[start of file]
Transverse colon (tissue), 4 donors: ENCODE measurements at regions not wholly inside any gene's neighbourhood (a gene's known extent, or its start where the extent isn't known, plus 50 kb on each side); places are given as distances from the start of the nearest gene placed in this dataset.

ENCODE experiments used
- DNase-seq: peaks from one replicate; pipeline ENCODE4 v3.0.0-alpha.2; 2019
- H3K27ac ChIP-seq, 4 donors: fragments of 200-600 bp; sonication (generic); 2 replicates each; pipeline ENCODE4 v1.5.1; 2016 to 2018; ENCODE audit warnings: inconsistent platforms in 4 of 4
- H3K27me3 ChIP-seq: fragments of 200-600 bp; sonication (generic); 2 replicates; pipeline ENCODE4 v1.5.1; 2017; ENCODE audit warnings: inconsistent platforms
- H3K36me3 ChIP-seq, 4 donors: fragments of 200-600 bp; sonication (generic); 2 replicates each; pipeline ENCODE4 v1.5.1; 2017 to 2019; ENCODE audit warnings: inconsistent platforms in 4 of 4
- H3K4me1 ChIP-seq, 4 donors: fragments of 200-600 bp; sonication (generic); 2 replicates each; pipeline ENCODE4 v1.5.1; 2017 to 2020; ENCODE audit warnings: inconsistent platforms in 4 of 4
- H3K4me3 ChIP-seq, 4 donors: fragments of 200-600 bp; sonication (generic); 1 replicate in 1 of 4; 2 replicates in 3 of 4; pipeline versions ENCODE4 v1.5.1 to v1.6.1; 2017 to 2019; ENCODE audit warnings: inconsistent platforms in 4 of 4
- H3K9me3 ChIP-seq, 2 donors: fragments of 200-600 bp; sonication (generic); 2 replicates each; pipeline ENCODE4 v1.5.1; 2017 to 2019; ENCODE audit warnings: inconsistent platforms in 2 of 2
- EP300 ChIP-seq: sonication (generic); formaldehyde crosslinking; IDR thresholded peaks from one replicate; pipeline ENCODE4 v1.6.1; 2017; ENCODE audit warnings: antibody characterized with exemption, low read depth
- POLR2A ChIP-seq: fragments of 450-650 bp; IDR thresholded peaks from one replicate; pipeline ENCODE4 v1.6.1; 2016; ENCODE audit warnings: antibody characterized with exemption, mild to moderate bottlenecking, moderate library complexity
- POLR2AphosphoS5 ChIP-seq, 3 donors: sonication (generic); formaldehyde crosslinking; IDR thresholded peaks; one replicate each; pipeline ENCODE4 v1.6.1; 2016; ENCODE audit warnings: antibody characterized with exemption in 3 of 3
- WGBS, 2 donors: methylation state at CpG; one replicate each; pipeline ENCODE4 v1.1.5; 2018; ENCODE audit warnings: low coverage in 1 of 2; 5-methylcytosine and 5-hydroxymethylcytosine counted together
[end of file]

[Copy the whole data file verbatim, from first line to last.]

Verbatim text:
Transverse colon (tissue), 4 donors: ENCODE measurements at regions not wholly inside any gene's neighbourhood (a gene's known extent, or its start where the extent isn't known, plus 50 kb on each side); places are given as distances from the start of the nearest gene placed in this dataset.

ENCODE experiments used
- DNase-seq: peaks from one replicate; pipeline ENCODE4 v3.0.0-alpha.2; 2019
- H3K27ac ChIP-seq, 4 donors: fragments of 200-600 bp; sonication (generic); 2 replicates each; pipeline ENCODE4 v1.5.1; 2016 to 2018; ENCODE audit warnings: inconsistent platforms in 4 of 4
- H3K27me3 ChIP-seq: fragments of 200-600 bp; sonication (generic); 2 replicates; pipeline ENCODE4 v1.5.1; 2017; ENCODE audit warnings: inconsistent platforms
- H3K36me3 ChIP-seq, 4 donors: fragments of 200-600 bp; sonication (generic); 2 replicates each; pipeline ENCODE4 v1.5.1; 2017 to 2019; ENCODE audit warnings: inconsistent platforms in 4 of 4
- H3K4me1 ChIP-seq, 4 donors: fragments of 200-600 bp; sonication (generic); 2 replicates each; pipeline ENCODE4 v1.5.1; 2017 to 2020; ENCODE audit warnings: inconsistent platforms in 4 of 4
- H3K4me3 ChIP-seq, 4 donors: fragments of 200-600 bp; sonication (generic); 1 replicate in 1 of 4; 2 replicates in 3 of 4; pipeline versions ENCODE4 v1.5.1 to v1.6.1; 2017 to 2019; ENCODE audit warnings: inconsistent platforms in 4 of 4
- H3K9me3 ChIP-seq, 2 donors: fragments of 200-600 bp; sonication (generic); 2 replicates each; pipeline ENCODE4 v1.5.1; 2017 to 2019; ENCODE audit warnings: inconsistent platforms in 2 of 2
- EP300 ChIP-seq: sonication (generic); formaldehyde crosslinking; IDR thresholded peaks from one replicate; pipeline ENCODE4 v1.6.1; 2017; ENCODE audit warnings: antibody characterized with exemption, low read depth
- POLR2A ChIP-seq: fragments of 450-650 bp; IDR thresholded peaks from one replicate; pipeline ENCODE4 v1.6.1; 2016; ENCODE audit warnings: antibody characterized with exemption, mild to moderate bottlenecking, moderate library complexity
- POLR2AphosphoS5 ChIP-seq, 3 donors: sonication (generic); formaldehyde crosslinking; IDR thresholded peaks; one replicate each; pipeline ENCODE4 v1.6.1; 2016; ENCODE audit warnings: antibody characterized with exemption in 3 of 3
- WGBS, 2 donors: methylation state at CpG; one replicate each; pipeline ENCODE4 v1.1.5; 2018; ENCODE audit warnings: low coverage in 1 of 2; 5-methylcytosine and 5-hydroxymethylcytosine counted together